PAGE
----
BOSTON – At the annual meeting of the American Society for Microbiology, Monday's symposium on "the next emerging threat" acquired an unexpected timeliness as Centers for Disease Control and Prevention (CDC) officials reported the first case of person-to-person transmission of Middle Eastern Respiratory Syndrome coronavirus (MERS-CoV) in the U.S. – so much so that the session was hastily moved into the grand ballroom to accommodate surging interest.
Amgen Inc., of Thousand Oaks, Calif., and Astrazeneca plc, of London, reported that the phase III AMAGINE-1 study testing brodalumab, a drug designed to bind to the interleukin-17 receptor, in patients with moderate to severe plaque psoriasis met all primary and secondary endpoints for both evaluated doses.
Beigene Co. Ltd., of Beijing, received a $5 million milestone in the company's collaboration with Merck Serono, the biopharmaceutical division of Merck KGaA, of Darmstadt, Germany, for BGB-283, a second-generation BRAF inhibitor candidate currently in phase I development. The milestone triggers a $5 million payment from Merck to Beigene.
Last Friday, the Centers for Disease Control and Prevention (CDC) announced the first U.S. case of Middle Eastern respiratory syndrome coronavirus (MERS-CoV) infection. The patient had returned from Saudi Arabia on April 24, first fell ill in Indiana on April 27 and was hospitalized on April 28.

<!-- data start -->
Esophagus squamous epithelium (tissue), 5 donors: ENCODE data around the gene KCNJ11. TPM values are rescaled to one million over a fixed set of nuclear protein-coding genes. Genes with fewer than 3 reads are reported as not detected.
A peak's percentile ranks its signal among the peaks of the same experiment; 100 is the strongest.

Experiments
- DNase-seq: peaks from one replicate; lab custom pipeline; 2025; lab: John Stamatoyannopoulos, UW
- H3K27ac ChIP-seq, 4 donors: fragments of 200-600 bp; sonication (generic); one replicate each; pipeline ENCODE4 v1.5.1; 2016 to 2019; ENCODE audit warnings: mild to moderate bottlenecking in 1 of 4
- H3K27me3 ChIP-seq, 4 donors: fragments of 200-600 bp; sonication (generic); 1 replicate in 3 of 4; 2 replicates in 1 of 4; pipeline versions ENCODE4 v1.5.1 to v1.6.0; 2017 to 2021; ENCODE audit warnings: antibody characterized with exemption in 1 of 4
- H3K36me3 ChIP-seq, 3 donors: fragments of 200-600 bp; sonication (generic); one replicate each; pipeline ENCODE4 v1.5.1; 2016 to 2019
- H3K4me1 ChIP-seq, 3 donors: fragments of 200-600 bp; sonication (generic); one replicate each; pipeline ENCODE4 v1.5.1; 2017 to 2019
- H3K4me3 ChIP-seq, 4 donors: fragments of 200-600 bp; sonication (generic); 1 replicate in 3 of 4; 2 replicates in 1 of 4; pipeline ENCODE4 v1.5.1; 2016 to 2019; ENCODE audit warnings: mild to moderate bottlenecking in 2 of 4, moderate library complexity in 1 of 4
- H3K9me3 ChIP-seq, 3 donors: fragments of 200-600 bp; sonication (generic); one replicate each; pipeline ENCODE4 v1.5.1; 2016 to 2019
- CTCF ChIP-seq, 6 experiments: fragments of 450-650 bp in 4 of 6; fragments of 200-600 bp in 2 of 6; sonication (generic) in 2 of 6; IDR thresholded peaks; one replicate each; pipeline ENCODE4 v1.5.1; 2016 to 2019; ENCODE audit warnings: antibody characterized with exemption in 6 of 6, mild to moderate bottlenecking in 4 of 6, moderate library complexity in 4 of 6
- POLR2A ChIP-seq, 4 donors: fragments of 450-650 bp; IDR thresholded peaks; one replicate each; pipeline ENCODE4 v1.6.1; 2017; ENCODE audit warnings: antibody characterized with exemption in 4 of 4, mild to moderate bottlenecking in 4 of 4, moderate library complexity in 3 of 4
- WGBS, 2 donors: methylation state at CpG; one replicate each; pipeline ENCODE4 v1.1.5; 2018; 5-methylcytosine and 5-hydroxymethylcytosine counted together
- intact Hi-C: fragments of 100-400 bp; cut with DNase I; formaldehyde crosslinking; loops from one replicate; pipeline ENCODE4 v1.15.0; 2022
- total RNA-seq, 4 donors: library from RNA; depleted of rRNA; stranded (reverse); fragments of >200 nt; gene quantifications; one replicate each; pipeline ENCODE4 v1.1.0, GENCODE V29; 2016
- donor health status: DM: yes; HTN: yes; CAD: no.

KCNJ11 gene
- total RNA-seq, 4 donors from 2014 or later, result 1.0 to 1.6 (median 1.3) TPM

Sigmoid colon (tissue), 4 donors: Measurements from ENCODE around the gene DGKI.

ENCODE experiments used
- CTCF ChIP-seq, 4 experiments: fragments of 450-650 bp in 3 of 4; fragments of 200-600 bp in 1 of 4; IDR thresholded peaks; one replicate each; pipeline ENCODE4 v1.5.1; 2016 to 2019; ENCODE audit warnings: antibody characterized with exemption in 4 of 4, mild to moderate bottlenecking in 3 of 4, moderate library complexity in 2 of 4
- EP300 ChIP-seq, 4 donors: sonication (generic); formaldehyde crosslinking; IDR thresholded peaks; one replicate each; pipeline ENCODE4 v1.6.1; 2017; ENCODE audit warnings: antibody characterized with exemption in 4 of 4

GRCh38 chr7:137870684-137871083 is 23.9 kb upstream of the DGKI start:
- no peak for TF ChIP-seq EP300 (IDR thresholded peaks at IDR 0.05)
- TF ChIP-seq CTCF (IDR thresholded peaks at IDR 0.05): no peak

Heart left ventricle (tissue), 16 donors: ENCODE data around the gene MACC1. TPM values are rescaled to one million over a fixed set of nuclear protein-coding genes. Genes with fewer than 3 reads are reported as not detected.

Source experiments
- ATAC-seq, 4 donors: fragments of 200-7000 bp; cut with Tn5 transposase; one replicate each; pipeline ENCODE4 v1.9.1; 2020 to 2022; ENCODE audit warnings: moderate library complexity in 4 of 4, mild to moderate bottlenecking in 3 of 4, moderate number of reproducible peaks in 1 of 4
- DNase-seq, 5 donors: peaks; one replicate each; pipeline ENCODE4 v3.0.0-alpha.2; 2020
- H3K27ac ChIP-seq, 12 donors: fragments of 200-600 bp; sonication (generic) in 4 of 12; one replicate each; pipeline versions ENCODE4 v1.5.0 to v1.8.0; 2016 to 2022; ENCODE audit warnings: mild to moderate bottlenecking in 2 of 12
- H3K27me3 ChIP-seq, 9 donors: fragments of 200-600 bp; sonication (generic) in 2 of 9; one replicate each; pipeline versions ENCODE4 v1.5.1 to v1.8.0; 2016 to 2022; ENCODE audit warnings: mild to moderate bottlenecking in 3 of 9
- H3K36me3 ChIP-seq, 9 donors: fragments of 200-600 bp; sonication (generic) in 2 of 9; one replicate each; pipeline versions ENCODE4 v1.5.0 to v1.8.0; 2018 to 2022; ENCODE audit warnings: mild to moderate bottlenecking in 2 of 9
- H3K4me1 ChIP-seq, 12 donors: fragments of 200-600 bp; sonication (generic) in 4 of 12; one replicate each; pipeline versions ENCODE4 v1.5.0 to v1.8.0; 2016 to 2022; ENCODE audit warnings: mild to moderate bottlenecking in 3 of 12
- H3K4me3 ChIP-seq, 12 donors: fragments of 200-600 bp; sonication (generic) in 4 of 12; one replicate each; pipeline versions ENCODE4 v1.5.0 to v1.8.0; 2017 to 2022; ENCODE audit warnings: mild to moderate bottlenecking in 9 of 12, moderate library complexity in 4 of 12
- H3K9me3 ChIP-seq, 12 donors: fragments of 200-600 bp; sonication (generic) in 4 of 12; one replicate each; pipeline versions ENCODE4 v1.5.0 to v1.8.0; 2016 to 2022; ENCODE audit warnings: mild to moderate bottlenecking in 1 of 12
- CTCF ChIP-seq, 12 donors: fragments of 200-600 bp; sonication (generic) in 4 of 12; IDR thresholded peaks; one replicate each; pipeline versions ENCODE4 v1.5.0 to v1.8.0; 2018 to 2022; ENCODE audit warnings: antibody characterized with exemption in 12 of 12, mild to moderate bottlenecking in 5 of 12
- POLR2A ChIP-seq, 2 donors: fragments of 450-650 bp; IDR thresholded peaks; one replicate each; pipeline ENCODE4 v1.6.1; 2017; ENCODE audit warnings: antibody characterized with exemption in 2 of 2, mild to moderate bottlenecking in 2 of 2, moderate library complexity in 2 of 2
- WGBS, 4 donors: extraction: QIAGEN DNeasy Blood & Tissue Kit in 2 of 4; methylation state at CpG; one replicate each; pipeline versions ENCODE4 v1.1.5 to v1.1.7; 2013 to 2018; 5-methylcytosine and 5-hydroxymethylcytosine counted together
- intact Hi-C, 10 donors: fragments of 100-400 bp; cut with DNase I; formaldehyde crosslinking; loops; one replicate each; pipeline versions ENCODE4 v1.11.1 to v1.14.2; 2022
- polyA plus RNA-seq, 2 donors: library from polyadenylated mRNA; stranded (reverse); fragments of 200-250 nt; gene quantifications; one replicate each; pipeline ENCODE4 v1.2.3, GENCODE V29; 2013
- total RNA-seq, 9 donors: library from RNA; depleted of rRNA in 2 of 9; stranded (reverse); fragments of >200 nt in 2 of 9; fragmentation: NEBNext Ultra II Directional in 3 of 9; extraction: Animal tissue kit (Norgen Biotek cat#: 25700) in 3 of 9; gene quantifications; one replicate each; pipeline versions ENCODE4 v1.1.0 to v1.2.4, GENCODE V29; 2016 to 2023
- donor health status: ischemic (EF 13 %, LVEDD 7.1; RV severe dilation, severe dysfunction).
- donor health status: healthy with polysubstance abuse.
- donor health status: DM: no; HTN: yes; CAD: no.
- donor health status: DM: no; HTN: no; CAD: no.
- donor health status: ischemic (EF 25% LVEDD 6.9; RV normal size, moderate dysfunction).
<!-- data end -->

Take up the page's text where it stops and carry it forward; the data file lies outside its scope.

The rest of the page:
Two independent teams of scientists, one from the Chinese Tsinghua University and one from the Dana-Farber Cancer Institute and the University of North Carolina, have identified antibodies to the Middle Eastern Respiratory Syndrome coronavirus (MERS-CoV) that may form the basis of prophylactic or therapeutic treatments against the virus.
The University of Maryland School of Medicine (UM-SOM) and Novavax Inc., of Gaithersburg, Md., said an investigational vaccine candidate developed by Novavax against the Middle East respiratory syndrome coronavirus (MERS-CoV) blocked infection in laboratory studies.
HONG KONG – A collaborative team from Hong Kong and mainland China has discovered an antiviral peptide that is a promising candidate for treating patients infected with the emergent Middle East respiratory syndrome (MERS) coronavirus, for which there are currently no effective treatments.
Researchers from the University of Minnesota have demonstrated that even in patients with undetectable levels of HIV in their blood – which is the goal and the usual consequence of highly active antiretroviral therapy (HAART) – the virus persists in replicating in the lymph system.